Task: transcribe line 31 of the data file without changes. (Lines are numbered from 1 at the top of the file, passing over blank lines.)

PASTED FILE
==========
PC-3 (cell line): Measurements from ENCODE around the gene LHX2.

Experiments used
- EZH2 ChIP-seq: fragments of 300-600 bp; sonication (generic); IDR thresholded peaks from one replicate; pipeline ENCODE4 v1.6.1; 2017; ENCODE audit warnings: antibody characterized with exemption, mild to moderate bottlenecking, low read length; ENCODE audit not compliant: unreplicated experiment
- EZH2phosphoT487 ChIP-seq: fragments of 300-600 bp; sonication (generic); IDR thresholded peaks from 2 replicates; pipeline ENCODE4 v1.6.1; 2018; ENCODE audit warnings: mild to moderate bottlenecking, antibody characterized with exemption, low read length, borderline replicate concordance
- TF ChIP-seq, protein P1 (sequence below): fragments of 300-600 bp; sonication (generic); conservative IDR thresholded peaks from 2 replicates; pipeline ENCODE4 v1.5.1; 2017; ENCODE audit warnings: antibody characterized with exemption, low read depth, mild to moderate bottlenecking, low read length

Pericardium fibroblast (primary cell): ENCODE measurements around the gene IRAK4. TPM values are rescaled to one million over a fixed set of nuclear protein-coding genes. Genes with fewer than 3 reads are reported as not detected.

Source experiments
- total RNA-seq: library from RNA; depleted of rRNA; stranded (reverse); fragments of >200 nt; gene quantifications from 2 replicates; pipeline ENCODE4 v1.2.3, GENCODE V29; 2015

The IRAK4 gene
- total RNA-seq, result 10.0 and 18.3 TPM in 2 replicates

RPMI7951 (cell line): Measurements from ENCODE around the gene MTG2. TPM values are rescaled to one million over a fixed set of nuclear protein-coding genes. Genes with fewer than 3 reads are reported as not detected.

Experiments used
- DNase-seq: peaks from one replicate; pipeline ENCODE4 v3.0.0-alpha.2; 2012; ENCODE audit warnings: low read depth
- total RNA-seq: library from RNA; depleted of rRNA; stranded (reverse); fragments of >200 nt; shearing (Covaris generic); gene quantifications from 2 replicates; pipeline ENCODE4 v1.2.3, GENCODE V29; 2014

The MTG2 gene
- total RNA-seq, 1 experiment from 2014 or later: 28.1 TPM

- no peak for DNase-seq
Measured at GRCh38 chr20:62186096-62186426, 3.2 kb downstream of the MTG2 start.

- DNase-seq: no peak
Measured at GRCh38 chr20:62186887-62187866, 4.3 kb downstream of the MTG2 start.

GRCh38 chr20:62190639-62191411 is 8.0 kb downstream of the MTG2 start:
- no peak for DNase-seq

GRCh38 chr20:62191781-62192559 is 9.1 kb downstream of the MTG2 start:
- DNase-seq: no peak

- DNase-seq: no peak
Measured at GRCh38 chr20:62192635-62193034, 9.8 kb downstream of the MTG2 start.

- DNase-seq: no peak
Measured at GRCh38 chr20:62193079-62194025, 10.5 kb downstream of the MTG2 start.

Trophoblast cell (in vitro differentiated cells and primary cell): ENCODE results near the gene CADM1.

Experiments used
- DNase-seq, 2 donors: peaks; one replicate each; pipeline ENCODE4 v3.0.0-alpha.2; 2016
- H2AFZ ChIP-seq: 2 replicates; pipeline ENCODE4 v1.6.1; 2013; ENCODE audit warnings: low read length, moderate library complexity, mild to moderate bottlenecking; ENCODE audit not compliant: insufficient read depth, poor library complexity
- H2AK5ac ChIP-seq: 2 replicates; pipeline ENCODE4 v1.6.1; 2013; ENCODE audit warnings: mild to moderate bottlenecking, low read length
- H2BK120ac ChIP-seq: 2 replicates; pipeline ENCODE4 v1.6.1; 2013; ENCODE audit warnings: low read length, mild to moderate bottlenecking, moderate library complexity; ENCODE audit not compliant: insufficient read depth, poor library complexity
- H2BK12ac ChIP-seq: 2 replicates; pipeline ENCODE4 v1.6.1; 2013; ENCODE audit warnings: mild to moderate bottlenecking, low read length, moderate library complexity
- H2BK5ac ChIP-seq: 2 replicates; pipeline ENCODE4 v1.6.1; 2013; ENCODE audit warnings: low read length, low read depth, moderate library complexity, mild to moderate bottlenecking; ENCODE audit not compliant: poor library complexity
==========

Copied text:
- DNase-seq, 2 donors: peaks; one replicate each; pipeline ENCODE4 v3.0.0-alpha.2; 2016